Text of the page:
The most commonly prescribed antidepressants, known as SSRIs, often help to relieve the symptoms of major depression. There's just one major caveat: The drugs often take several weeks, or even months, before patients get relief. A recent study now suggests that the cause for this delay may be partly due to signaling problems between important nerve cell membranes, called G proteins.
SSRIs work by making sure the serotonin hormone is transported back to neurons, where it helps put people in a good mood and ultimately ease symptoms of depression. However, as quickly as SSRIs bind to their targets, their effect on a person is slower moving due to an impaired protein signal system. In people with depression, G proteins tend to build up and lose access to a molecule called cyclic AMP, which the proteins need in order to transmit the signals they get from a variety of hormones, including serotonin.
According to lead researcher Dr. Mark Rasenick in a recent statement , the dampened signaling could also be why people with depression are "numb" to their environment. Rasenick discovered this important finding by bathing rat glial cells, a type of brain cell, with different SSRIs and located the G proteins within the cell membrane. He then noted a shift in G proteins out of the lipid rafts.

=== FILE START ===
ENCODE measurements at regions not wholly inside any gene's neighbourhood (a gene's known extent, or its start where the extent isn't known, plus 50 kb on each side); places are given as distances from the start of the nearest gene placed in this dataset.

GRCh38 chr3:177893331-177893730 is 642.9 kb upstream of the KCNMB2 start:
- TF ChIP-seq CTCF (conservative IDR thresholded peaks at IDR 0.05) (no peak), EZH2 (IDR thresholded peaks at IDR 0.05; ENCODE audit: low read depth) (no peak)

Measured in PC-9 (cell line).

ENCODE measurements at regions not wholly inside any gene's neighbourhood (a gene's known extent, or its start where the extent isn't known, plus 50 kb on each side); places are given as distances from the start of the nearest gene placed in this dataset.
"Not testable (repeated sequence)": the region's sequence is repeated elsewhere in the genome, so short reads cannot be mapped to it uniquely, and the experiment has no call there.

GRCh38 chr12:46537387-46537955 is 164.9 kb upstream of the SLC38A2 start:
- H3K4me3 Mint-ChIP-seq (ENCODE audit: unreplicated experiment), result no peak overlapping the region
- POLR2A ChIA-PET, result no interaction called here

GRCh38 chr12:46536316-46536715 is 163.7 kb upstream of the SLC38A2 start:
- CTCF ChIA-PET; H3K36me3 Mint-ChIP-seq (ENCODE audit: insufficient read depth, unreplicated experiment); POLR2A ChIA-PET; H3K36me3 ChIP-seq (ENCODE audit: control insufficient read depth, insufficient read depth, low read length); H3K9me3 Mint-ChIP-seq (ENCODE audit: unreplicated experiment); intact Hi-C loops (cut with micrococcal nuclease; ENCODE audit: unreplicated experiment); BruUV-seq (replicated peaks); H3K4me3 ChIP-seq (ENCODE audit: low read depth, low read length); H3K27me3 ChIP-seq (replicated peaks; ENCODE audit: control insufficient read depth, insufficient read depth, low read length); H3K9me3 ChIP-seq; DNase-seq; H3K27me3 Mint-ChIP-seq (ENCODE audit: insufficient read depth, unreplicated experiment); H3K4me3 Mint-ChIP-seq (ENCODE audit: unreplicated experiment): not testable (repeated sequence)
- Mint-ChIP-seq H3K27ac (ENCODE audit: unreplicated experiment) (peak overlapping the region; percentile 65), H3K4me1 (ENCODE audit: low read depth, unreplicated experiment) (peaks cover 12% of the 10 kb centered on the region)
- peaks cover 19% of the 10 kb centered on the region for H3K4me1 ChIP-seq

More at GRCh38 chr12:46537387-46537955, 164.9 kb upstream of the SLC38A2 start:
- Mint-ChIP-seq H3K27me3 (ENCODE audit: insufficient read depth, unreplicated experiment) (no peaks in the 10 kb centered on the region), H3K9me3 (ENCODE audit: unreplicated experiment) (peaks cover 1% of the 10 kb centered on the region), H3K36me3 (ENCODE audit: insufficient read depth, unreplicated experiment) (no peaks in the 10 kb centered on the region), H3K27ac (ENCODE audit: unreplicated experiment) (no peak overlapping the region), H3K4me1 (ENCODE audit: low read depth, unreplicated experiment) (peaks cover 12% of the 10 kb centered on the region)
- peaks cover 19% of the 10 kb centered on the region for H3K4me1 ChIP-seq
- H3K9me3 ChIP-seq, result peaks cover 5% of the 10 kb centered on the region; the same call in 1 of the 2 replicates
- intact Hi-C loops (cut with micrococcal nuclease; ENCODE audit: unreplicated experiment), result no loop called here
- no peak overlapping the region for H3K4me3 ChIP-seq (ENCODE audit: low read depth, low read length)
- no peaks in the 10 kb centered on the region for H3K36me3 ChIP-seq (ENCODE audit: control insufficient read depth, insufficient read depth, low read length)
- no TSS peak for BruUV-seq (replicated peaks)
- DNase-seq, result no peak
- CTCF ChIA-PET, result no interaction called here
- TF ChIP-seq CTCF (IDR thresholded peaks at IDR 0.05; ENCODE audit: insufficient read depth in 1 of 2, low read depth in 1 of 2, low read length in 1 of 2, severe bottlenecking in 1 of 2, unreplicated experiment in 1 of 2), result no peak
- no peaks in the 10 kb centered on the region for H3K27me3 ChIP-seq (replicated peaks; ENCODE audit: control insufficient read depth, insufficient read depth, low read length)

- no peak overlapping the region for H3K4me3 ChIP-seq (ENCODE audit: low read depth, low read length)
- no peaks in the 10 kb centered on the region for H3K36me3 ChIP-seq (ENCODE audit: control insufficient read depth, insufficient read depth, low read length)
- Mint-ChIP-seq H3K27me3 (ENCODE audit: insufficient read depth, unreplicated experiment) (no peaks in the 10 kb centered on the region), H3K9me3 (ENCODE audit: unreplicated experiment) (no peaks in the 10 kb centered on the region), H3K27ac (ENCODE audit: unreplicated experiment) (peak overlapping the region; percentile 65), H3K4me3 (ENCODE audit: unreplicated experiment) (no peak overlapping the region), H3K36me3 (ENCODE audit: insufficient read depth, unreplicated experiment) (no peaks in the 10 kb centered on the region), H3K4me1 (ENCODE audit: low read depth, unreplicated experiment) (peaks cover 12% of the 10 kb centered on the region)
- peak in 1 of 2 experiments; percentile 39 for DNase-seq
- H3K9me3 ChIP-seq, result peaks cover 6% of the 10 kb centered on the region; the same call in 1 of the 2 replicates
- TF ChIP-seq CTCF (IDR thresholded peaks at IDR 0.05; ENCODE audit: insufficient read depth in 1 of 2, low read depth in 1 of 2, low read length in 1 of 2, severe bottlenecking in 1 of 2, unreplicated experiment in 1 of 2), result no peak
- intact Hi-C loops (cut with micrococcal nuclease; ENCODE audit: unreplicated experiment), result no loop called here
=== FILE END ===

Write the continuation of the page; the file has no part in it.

"The process showed a time-lag consistent with other cellular actions of antidepressants," Rasenick said. "It's likely that this effect on the movement of G proteins out of the lipid rafts towards regions of the cell membrane where they are better able to function is the reason these antidepressants take so long to work."
Knowing why SSRIs take so long to work could be the first step towards engineering faster-working drugs. The next step is to figure out how to speed up the migration of G proteins out of the lipid rafts in order to help the effects of antidepressants be felt sooner.
Source: Medical Daily